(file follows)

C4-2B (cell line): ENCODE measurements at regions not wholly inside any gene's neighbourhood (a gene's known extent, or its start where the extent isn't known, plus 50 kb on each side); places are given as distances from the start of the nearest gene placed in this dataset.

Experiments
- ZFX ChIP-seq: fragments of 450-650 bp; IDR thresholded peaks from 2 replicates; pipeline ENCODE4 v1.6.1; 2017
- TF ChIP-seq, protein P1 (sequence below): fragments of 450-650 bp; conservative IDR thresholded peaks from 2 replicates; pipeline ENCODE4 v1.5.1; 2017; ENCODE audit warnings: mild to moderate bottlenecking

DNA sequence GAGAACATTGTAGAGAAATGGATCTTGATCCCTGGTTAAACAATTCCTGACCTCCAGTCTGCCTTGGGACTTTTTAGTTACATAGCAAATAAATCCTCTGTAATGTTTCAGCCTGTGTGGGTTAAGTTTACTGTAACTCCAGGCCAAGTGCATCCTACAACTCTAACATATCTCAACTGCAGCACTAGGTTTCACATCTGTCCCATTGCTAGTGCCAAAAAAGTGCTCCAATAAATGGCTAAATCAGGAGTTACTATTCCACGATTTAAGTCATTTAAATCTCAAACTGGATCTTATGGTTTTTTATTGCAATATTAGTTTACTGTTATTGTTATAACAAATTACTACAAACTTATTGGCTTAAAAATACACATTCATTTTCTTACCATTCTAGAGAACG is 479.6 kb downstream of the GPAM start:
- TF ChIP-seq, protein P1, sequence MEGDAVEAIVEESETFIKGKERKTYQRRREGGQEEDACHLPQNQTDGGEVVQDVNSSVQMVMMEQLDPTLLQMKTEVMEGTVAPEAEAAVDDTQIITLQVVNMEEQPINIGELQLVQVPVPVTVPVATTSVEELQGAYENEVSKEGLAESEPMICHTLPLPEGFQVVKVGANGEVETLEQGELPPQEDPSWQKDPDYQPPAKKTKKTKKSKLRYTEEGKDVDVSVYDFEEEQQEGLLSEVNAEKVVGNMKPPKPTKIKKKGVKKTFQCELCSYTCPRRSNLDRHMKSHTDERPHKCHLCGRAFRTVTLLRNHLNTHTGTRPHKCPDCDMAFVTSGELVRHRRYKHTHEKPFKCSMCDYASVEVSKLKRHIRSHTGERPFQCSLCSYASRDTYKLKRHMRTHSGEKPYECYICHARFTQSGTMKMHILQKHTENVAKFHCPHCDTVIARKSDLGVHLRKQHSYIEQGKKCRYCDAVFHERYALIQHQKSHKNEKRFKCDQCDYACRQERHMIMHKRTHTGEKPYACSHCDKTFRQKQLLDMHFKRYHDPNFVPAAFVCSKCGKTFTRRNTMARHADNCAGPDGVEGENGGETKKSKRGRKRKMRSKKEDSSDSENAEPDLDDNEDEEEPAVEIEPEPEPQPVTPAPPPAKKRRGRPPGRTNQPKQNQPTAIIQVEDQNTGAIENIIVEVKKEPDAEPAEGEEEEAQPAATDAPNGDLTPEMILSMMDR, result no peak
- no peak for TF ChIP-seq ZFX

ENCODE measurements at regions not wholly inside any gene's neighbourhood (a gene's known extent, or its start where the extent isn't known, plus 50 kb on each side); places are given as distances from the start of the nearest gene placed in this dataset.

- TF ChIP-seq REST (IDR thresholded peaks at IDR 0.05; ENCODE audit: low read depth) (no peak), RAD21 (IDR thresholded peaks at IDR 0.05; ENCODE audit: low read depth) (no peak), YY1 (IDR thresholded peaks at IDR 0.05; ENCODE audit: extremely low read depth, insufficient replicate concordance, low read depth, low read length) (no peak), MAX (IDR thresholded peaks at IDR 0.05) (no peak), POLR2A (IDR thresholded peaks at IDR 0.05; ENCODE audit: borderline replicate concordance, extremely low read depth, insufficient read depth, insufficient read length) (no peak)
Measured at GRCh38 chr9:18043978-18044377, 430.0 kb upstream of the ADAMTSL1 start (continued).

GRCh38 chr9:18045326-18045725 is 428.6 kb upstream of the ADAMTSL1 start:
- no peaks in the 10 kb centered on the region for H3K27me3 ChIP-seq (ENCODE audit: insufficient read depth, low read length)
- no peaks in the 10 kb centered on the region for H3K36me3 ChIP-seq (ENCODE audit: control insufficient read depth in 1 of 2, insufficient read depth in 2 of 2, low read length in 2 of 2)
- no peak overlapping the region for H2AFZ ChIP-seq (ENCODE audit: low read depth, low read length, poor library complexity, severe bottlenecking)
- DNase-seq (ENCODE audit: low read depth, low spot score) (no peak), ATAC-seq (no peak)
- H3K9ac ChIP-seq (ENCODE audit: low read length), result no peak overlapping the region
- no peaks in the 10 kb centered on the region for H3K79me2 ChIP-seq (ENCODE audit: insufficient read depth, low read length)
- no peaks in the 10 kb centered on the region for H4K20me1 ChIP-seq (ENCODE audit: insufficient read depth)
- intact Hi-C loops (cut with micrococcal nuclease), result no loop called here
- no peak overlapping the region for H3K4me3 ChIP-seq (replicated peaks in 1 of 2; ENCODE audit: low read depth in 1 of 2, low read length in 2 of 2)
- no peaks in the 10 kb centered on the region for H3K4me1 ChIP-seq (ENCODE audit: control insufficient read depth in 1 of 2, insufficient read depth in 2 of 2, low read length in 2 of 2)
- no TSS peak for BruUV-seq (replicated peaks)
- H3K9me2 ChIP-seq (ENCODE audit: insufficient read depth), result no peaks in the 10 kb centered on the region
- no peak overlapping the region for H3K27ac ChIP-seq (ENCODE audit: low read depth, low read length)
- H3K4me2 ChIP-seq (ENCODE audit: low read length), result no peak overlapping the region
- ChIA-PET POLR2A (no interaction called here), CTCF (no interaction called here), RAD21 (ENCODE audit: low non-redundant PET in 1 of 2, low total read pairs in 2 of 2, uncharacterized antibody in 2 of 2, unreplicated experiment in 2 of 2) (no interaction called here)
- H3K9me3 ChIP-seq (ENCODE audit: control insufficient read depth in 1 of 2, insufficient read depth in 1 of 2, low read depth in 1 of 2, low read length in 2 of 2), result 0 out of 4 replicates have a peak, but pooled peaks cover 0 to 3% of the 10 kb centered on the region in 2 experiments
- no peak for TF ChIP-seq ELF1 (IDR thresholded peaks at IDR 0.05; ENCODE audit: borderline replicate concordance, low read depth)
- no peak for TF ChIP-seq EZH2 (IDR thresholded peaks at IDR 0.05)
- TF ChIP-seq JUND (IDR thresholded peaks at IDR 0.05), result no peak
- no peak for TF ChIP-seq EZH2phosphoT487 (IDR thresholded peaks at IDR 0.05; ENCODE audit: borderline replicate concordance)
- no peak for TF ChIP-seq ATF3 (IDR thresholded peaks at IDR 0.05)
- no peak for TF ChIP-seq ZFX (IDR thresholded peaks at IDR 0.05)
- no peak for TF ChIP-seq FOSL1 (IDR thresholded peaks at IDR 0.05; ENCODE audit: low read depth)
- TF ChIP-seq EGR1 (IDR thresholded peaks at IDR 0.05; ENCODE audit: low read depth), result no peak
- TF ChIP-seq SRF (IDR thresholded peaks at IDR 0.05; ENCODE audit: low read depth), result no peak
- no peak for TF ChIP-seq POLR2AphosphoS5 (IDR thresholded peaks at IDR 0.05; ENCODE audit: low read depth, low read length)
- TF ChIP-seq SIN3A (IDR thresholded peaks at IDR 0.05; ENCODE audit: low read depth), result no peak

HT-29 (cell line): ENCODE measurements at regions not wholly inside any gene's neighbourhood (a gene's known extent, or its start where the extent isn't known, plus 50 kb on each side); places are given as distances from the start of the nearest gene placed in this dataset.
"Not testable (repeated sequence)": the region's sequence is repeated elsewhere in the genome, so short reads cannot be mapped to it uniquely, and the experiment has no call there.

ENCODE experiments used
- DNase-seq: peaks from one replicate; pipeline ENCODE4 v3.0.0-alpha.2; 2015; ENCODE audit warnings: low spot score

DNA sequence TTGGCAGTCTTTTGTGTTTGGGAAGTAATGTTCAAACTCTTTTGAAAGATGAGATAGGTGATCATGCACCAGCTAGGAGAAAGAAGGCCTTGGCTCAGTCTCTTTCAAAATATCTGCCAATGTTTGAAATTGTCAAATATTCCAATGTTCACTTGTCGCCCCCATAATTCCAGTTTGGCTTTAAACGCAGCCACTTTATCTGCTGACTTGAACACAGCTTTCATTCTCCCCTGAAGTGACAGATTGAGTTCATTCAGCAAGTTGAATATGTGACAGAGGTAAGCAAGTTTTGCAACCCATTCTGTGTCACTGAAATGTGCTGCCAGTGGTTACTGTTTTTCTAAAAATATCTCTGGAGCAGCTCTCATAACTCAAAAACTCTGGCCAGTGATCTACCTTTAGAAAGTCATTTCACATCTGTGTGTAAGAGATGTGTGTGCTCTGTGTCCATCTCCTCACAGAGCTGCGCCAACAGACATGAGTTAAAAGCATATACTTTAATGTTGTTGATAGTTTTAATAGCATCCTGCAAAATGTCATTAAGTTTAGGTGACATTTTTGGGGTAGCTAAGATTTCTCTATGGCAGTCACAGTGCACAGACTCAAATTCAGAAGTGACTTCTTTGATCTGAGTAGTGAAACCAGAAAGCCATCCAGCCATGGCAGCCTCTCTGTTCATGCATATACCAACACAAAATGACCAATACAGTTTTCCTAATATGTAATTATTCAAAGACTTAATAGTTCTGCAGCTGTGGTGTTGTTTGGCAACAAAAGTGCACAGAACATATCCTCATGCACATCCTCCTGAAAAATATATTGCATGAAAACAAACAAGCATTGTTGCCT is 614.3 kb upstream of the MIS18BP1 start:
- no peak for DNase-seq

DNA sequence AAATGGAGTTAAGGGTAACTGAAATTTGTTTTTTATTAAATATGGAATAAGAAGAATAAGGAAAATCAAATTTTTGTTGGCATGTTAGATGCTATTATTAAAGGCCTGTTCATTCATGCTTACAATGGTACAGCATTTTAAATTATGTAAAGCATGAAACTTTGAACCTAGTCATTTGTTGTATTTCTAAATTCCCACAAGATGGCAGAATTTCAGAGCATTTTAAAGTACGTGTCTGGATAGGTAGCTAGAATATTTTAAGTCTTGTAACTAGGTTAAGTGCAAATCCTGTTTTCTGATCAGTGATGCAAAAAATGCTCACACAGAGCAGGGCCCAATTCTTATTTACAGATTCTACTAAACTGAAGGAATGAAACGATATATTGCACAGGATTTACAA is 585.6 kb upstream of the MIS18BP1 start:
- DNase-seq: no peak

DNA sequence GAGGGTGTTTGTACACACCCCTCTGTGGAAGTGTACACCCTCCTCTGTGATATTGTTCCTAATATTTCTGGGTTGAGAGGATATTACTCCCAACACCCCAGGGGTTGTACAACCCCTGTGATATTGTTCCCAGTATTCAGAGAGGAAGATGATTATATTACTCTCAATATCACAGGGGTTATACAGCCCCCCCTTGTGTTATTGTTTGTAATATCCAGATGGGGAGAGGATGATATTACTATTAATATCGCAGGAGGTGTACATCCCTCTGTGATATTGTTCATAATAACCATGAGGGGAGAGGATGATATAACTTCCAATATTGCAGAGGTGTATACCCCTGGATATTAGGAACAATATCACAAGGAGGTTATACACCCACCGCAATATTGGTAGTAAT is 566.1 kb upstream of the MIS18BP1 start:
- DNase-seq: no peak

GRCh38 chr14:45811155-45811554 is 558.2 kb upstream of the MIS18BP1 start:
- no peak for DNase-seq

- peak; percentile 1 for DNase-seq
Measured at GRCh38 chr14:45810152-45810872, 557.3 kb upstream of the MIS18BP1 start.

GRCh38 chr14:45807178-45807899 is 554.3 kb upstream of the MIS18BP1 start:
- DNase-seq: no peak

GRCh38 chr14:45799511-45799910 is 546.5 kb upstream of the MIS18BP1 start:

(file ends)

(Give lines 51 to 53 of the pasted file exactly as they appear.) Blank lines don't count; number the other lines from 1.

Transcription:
- peak; percentile 1 for DNase-seq
Measured at GRCh38 chr14:45810152-45810872, 557.3 kb upstream of the MIS18BP1 start.

GRCh38 chr14:45807178-45807899 is 554.3 kb upstream of the MIS18BP1 start: